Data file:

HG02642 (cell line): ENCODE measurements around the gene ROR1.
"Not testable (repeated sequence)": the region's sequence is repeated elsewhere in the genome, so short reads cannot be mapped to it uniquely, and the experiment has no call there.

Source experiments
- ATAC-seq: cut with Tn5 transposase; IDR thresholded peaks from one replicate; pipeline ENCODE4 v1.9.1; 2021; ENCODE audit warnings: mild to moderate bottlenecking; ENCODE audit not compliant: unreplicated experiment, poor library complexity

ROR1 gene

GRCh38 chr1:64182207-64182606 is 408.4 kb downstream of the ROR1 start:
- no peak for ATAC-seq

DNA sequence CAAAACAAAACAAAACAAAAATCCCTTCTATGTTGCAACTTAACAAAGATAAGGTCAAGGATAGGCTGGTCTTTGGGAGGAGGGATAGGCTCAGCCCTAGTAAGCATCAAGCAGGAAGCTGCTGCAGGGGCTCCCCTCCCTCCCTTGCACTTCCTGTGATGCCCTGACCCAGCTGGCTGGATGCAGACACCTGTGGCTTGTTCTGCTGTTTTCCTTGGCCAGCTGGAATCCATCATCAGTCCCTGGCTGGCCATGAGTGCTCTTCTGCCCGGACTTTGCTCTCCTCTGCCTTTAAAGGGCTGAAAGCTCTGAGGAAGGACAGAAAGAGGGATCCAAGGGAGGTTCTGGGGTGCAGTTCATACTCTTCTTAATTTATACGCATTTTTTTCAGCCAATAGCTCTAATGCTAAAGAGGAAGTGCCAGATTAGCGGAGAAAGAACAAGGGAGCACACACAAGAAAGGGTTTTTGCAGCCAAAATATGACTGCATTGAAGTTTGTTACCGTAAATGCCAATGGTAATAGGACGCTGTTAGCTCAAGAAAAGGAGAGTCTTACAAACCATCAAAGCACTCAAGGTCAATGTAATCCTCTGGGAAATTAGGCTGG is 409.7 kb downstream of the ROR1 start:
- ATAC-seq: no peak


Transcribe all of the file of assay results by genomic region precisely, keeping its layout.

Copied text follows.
HG02642 (cell line): ENCODE measurements around the gene ROR1.
"Not testable (repeated sequence)": the region's sequence is repeated elsewhere in the genome, so short reads cannot be mapped to it uniquely, and the experiment has no call there.

Source experiments
- ATAC-seq: cut with Tn5 transposase; IDR thresholded peaks from one replicate; pipeline ENCODE4 v1.9.1; 2021; ENCODE audit warnings: mild to moderate bottlenecking; ENCODE audit not compliant: unreplicated experiment, poor library complexity

ROR1 gene

GRCh38 chr1:64182207-64182606 is 408.4 kb downstream of the ROR1 start:
- no peak for ATAC-seq

DNA sequence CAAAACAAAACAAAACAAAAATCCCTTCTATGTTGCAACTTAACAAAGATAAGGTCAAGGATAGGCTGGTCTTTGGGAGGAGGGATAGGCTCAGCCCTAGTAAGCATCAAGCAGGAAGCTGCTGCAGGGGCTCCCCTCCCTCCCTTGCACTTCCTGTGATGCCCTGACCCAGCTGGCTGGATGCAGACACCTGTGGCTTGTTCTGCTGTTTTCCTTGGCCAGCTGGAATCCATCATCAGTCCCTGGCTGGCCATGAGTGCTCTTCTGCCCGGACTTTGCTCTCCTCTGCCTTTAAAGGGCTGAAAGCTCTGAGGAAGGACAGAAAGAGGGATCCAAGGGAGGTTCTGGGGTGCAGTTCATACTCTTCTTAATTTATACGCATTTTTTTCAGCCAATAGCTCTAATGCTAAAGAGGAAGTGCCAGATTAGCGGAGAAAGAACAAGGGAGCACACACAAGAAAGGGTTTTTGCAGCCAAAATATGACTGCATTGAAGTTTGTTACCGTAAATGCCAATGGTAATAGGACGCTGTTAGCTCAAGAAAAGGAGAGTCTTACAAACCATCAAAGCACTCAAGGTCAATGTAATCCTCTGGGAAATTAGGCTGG is 409.7 kb downstream of the ROR1 start:
- ATAC-seq: no peak